Former Amazon Movies Exec Ted Hope to Co-Lead New Arizona State University Program

New program will begin during the fall semester

Credit: Ted Hope/ASU

Former Amazon Movies co-head Ted Hope will join Arizona State University’s Thunderbird School of Global Management as the marquee professor of practice in a new master’s degree program in global affairs and creative industries management, the university announced today.

The program, a collaborative effort between Thunderbird management school and the Sidney Poitier New American Film School, will begin during the 2021 fall semester in downtown Los Angeles at the ASU California Center, located in the Herald Examiner Building.

‘The evolution of the creative industries continues to move on a seismic scale, requiring new outlooks, practices and processes, and on an increasingly more urgent basis,” Hope said in a statement.  “Big change is coming and we are all going to be better prepared for it.  I thought I had big ideas, but Thunderbird’s dwarf mine, yet together I think we will spark a bonfire of opportunity. Watch this space!”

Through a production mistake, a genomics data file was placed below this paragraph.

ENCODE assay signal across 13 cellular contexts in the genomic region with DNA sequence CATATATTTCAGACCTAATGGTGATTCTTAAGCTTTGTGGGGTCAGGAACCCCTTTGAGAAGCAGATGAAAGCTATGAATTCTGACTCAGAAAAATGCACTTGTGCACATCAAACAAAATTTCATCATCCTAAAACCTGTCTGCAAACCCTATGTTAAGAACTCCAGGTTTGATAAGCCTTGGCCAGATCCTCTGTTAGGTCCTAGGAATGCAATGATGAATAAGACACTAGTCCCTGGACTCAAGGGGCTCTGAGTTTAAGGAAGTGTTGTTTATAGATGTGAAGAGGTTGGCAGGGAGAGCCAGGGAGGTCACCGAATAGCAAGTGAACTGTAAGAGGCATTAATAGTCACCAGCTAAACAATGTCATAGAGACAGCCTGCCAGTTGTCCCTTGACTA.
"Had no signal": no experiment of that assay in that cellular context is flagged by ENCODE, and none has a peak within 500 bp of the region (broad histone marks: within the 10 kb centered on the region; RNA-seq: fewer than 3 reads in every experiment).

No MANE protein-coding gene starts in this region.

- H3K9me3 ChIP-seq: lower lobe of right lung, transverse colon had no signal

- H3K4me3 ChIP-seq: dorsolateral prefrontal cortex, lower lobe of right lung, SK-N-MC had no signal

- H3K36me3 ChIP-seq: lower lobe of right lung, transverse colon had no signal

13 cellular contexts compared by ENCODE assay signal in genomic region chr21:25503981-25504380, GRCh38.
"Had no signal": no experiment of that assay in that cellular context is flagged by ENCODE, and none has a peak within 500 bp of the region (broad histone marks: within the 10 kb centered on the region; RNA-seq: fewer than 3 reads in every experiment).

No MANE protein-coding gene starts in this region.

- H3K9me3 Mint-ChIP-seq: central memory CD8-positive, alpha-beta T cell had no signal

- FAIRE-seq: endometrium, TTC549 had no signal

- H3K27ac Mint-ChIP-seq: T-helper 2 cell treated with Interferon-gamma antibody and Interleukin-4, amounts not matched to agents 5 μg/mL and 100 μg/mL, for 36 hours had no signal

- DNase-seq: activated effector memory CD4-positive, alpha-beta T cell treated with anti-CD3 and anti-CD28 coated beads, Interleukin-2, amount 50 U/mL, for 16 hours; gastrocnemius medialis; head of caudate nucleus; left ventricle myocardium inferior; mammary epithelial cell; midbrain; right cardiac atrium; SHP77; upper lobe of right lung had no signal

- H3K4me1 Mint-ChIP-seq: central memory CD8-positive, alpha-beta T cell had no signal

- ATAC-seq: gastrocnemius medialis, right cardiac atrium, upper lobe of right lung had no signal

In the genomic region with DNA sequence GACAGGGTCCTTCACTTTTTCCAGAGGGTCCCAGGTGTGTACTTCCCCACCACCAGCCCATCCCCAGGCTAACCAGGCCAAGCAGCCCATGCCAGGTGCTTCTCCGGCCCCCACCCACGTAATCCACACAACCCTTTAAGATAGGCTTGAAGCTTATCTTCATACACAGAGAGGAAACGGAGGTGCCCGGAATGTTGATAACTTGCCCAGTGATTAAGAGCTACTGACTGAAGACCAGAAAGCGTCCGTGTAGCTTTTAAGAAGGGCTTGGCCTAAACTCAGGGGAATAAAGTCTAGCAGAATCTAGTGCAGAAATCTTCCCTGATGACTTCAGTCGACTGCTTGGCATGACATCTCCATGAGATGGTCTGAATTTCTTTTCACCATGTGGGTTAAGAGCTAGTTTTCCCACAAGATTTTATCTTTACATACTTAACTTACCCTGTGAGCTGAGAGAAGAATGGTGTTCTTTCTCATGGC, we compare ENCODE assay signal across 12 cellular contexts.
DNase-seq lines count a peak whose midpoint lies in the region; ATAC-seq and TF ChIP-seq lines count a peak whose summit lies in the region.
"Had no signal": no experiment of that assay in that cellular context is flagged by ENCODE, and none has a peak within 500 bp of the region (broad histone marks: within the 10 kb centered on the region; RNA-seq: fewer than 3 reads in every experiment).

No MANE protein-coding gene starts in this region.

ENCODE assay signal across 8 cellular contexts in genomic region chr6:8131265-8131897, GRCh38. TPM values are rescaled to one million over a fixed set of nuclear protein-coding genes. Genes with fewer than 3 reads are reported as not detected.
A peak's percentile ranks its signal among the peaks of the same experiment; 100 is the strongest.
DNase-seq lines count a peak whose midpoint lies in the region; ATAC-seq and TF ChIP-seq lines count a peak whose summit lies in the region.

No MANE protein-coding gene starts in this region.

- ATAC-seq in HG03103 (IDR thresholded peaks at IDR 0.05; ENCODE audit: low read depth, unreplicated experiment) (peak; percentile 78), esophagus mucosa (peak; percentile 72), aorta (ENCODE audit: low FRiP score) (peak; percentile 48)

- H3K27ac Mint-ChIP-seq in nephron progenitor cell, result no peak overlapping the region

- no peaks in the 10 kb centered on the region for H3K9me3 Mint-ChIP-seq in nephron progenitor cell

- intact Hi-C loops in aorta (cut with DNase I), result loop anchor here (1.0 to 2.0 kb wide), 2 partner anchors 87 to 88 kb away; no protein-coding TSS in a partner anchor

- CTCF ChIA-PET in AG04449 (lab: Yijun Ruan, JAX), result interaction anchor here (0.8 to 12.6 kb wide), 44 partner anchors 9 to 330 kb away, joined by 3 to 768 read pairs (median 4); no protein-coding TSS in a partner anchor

“Ted Hope is a unicorn — a vanguard global entertainment executives, a legend of independent film and so much more,” Thunderbird School director general and dean Sanjeev Khagram said.

The new program is designed for “learners interested in pursuing global leadership and management careers in entertainment, film/television. new media, music, VR/XR/MR, gaming, design, dance, fashion, theater, sports, themed entertainment and the arts,” the statement said.

Hope is credited with leading Amazon’s entry into feature film production and acquisitions, overseeing Oscar-winning films “Manchester by the Sea” and “The Salesman,” as well as this year’s Academy Award nominee “The Sound of Metal.”

In September, ASU revealed that it would create a satellite campus at the Herald Examiner Building located at 11th Street and Broadway.  The approximately 100,000 square foot building, developed by the Hearst Corporation to house the newspaper, was designed by Julia Morgan, California’s first registered female architect, known for its combination of Spanish Colonial Revival and Mission Revival Architecture.

The building has been mostly vacant since 1989 except for occasional film shoots.

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